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Subject: Re: Serious Question
From: Dennis Ryan <[log in to unmask]>
Reply-To:[log in to unmask]
Date:Mon, 24 Apr 2017 19:45:56 -0400
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Hi, Y'all!  
    At LAST, a possible explanation for what happened  to me.  
    I have sufficient evidence that perfect pitch can  be learned to make 
me almost convinced of it, but insufficient evidence to  make me totally 
convinced of it.  And it is all from my own  experience.   
I was first chair clarinetist for four years in my  high school band.  
Perforce, it became my responsibility to tune each  member of the band privately 
before each class began, going around to each  member individually as we 
were warming up.  Our teacher made it clear  that she would do NOTHING to 
further tune any player after I had  ostensibly done the job, and if someone in 
the band was out of tune, IT WAS  MY FAULT.  "The concertmaster is the 
concertmaster," she insisted, "and  that is NOT my job."  (Actually, she was a 
superb teacher, who had  great faith that I could learn to do this if she just 
"put it to me" and  gritted her teeth for a few weeks.)   Well, after about 
six weeks, I  had learned to tune the band almost perfectly.  OK, so maybe 
I  had "relative pitch" that had fallen into decay through lack of use, and  
I "recovered" it through practice.  But by the end of my first year, I  had 
actually learned to do it without anyone ever giving me any pitch cue AT  
ALL.  Now people who have absolute pitch because "they are born with it"  SAY 
they never need to "learn" how to activate it.  And I always  thought that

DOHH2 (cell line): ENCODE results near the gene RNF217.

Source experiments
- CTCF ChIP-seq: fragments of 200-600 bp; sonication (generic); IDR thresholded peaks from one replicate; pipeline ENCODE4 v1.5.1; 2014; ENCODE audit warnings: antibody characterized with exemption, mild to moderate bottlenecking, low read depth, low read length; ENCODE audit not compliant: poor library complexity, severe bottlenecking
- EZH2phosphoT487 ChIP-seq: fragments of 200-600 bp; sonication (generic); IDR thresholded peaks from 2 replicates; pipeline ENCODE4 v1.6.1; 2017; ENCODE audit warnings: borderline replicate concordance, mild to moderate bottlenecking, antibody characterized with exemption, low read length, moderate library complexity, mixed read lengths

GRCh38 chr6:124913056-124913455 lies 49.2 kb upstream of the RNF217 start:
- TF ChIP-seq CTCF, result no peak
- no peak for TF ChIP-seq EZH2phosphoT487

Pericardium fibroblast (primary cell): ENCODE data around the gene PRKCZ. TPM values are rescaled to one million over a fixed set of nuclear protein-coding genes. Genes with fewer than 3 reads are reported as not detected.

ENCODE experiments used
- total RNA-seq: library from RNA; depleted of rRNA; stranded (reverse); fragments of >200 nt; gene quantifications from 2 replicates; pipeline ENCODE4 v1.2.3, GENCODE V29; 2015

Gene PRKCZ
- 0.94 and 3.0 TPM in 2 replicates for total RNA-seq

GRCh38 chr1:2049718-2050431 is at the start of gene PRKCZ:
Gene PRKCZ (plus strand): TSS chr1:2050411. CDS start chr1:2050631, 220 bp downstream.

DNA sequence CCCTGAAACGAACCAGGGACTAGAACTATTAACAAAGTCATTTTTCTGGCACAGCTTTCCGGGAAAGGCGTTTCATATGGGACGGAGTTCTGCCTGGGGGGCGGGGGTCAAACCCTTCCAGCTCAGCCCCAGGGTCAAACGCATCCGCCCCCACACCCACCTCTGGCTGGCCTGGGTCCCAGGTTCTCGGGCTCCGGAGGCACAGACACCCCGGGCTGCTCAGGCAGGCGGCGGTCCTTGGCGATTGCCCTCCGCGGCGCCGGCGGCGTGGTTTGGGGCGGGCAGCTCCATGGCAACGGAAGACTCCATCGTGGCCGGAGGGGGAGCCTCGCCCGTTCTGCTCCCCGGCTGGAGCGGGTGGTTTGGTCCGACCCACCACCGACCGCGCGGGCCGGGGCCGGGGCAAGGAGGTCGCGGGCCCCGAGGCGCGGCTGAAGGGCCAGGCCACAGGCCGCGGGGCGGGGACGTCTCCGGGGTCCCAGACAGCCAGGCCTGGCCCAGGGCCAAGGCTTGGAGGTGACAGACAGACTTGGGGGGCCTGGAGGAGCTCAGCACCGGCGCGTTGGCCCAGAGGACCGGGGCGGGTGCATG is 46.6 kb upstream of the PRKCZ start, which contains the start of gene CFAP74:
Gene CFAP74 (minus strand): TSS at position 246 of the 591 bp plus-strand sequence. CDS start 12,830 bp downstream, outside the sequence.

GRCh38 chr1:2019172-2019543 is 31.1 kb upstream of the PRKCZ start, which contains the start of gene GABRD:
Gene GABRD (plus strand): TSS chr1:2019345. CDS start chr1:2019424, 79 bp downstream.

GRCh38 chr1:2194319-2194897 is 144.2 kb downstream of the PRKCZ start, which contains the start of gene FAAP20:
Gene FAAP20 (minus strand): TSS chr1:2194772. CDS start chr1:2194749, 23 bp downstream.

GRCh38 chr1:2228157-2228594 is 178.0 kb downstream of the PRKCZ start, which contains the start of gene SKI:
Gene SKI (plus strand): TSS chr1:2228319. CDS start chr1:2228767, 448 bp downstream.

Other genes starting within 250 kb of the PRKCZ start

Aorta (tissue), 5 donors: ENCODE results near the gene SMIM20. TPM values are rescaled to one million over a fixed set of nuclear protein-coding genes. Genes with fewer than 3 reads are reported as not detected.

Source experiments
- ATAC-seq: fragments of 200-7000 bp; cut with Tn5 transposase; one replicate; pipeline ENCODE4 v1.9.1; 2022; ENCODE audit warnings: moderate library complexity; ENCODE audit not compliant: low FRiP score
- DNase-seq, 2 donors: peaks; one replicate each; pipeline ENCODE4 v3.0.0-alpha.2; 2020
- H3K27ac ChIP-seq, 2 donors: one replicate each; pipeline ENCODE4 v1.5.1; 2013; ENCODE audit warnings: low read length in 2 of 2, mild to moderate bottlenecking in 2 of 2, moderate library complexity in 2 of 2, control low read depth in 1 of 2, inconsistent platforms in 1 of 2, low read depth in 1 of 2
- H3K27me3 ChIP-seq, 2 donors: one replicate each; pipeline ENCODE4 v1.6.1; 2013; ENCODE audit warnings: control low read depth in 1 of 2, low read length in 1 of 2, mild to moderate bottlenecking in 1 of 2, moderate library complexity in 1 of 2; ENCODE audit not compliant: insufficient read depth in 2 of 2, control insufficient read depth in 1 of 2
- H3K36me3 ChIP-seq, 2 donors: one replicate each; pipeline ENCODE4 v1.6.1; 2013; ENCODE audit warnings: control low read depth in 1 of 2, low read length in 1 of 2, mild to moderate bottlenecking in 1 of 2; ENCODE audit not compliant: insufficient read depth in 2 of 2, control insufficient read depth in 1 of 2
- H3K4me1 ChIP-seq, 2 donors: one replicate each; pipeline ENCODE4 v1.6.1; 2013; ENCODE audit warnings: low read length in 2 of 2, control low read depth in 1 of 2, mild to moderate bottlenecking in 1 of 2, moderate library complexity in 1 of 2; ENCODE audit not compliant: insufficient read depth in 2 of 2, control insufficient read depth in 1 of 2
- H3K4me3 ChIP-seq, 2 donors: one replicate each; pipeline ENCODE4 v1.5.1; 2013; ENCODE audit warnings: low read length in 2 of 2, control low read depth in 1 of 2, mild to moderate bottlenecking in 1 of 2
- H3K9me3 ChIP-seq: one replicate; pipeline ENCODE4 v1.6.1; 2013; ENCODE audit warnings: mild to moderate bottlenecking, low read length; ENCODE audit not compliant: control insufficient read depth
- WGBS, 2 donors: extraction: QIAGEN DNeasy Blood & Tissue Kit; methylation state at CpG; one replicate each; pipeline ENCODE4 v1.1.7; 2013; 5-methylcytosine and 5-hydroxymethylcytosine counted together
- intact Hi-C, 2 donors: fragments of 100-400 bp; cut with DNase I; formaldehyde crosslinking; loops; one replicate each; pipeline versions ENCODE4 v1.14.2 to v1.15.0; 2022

I WASN'T born with it, and never acquired it for about four of  the scale's 
twelve tones.  I never had "absolute pitch" for these  few notes of the 
scale just "out of the blue," but I always did for a  concert B flat, and then I 
could always find any other notes accurately  from there. 
    I have never claimed to actually HAVE "perfect  pitch," because 
anything I ever achieved fell clearly short of what the  people who actually DO 
have it describe.  
    No one has ever told me before about the  "activation in early years" 
part.   Perhaps that explains what  happened to me:  because it wasn't 
activated in early years, I never fully  recovered what I was born with.  
"Amoravcs," my question now is:   how early is "early"?    
    Best, 
    Dennis Ryan 
 
 

 
In a message dated 4/24/2017 2:26:12 P.M. Central Daylight Time,  
[log in to unmask] writes:
 
Actually the truth is more complex. 

On perfect pitch, the  research is pretty clear. Perfect pitch is inherited 
by nature, but it also must  be nurtured. If you do not "activate" it in 
early years, it never developed. So  it's a bit misleading to say "You are 
either born with it or not."   


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